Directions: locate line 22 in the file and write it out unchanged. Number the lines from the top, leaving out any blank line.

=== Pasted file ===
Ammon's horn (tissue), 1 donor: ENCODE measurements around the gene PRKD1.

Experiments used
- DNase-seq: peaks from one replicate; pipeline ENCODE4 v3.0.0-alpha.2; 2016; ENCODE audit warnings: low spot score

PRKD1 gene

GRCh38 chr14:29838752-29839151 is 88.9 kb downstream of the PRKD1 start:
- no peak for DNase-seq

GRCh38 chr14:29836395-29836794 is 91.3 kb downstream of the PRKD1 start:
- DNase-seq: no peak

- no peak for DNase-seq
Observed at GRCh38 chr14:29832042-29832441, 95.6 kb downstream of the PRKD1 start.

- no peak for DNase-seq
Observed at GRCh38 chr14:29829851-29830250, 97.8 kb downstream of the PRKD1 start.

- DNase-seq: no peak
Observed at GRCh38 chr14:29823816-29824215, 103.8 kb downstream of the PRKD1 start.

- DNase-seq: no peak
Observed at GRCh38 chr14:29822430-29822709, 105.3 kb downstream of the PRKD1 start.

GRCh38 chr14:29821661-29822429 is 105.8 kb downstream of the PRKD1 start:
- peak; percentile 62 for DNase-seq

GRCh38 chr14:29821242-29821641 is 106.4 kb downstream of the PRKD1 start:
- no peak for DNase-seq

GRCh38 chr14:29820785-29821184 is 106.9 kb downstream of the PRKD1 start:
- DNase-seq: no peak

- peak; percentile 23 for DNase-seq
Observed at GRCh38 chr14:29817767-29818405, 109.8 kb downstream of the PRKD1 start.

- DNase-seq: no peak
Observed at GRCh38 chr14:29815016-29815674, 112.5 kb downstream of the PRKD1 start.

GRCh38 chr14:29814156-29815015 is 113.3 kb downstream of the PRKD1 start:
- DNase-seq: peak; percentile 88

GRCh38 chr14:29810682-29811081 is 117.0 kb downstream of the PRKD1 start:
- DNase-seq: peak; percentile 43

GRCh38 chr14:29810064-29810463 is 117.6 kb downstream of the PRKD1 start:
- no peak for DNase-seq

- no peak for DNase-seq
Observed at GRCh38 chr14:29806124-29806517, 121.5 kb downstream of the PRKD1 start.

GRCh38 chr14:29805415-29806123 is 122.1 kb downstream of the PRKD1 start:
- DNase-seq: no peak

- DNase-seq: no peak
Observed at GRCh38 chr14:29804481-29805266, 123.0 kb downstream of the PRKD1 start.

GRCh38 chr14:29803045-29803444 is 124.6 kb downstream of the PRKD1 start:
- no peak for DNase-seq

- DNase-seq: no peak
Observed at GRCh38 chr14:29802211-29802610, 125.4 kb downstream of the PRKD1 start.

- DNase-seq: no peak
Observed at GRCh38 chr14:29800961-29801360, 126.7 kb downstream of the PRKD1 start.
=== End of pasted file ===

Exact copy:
- DNase-seq: no peak